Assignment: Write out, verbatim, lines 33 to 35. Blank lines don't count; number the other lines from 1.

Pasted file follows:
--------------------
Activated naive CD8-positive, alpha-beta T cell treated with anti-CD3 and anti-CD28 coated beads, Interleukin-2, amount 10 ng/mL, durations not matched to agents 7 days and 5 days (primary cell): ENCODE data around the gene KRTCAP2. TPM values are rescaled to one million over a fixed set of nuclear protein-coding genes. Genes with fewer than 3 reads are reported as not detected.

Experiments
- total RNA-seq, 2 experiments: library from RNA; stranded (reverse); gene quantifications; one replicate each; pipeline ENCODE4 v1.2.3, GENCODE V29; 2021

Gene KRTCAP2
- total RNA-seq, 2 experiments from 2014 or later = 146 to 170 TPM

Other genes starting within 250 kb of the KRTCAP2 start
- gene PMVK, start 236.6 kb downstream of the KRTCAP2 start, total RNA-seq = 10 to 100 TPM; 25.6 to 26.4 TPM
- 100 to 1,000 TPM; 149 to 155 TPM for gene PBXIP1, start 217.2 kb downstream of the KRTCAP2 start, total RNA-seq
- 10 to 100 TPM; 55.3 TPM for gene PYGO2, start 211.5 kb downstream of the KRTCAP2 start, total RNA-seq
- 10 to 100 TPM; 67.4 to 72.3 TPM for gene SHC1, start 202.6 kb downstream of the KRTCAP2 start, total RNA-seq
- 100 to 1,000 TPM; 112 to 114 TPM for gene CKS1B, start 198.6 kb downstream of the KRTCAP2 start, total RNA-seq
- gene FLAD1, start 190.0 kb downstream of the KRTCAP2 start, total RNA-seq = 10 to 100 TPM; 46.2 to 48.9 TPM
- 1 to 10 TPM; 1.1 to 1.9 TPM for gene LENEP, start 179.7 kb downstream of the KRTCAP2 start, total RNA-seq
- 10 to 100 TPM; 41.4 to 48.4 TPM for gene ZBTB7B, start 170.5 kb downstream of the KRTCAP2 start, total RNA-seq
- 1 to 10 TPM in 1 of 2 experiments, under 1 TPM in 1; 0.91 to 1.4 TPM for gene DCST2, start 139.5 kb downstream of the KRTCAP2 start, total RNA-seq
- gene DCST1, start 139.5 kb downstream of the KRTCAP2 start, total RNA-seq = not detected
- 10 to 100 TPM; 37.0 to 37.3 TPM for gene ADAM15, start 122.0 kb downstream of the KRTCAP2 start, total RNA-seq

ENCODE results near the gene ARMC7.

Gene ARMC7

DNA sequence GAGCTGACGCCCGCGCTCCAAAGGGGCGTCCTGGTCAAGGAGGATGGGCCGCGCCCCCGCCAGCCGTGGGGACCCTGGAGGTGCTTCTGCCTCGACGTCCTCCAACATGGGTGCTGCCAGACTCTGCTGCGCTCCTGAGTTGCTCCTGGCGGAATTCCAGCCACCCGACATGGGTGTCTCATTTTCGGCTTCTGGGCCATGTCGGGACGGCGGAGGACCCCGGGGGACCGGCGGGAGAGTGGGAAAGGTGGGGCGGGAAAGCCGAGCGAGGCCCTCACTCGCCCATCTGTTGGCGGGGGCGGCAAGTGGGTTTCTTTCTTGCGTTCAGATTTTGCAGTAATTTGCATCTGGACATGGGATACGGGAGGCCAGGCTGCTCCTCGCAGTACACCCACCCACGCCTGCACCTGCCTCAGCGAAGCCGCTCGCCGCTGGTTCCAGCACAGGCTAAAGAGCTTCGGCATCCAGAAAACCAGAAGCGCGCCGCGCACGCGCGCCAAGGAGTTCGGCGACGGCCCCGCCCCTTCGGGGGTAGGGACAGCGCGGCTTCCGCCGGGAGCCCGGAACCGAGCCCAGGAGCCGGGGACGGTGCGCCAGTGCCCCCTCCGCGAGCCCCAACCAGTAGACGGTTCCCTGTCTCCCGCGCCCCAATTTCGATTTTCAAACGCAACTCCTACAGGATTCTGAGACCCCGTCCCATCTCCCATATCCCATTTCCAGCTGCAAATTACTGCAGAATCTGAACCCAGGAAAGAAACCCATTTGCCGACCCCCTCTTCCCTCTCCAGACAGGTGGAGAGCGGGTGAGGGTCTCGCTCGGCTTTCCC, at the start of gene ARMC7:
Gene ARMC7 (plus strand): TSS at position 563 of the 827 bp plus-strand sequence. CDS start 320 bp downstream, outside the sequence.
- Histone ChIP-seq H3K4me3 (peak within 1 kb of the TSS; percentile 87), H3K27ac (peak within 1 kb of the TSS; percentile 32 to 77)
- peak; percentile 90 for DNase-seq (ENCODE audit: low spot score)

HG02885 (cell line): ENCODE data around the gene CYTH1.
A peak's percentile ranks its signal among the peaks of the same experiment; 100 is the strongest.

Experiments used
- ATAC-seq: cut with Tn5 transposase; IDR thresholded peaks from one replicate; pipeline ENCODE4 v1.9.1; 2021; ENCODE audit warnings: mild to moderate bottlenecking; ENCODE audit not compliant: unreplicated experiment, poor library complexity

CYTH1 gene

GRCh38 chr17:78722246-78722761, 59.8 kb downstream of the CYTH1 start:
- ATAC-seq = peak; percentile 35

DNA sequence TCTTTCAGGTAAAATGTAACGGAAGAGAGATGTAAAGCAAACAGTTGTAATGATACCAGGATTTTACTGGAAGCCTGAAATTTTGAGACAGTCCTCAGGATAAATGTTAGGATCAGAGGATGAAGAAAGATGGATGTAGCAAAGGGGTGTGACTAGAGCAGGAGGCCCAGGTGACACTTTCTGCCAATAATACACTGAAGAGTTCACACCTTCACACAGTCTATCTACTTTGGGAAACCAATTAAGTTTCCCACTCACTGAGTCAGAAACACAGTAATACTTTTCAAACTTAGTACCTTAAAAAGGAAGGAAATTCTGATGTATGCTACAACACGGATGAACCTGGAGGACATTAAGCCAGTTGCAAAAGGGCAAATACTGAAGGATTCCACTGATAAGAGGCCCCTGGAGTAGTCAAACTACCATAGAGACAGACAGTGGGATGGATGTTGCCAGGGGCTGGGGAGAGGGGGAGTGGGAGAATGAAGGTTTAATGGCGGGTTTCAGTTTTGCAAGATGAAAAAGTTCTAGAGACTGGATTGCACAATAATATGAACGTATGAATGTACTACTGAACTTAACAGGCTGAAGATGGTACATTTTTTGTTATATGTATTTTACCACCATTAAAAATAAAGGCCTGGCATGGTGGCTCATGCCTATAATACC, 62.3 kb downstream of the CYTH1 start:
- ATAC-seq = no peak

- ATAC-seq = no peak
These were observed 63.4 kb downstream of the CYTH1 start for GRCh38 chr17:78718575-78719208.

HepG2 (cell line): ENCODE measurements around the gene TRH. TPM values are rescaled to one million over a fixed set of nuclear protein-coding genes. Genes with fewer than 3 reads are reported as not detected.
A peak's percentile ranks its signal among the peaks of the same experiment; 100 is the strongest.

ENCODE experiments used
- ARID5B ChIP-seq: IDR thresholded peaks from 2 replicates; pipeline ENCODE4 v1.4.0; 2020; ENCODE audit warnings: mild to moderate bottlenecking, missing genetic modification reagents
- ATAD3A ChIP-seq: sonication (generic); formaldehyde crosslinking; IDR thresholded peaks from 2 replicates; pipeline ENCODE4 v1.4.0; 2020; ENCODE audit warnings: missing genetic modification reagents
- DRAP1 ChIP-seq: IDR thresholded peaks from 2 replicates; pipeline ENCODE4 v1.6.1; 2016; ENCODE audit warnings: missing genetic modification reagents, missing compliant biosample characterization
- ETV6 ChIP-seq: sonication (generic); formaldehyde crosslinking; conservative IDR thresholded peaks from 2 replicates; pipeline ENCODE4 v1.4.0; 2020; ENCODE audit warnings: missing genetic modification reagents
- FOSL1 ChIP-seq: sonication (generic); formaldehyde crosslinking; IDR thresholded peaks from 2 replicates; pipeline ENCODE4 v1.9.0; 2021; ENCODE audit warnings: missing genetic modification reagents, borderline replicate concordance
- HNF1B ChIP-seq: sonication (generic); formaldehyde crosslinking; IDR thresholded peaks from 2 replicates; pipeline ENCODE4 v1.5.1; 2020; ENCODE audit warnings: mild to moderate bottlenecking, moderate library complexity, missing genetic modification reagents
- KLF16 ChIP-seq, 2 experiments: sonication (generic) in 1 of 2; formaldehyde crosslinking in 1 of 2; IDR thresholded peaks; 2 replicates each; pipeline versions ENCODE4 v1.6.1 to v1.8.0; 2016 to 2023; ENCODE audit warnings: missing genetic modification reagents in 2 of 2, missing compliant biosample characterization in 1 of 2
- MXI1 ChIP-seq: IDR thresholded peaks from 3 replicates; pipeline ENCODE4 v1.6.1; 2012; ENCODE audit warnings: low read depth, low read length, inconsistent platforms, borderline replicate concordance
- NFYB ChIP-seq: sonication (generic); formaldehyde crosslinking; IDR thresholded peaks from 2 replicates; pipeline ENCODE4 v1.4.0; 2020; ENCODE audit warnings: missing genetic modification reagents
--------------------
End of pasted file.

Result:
- ATAC-seq = no peak
These were observed 63.4 kb downstream of the CYTH1 start for GRCh38 chr17:78718575-78719208.

HepG2 (cell line): ENCODE measurements around the gene TRH. TPM values are rescaled to one million over a fixed set of nuclear protein-coding genes. Genes with fewer than 3 reads are reported as not detected.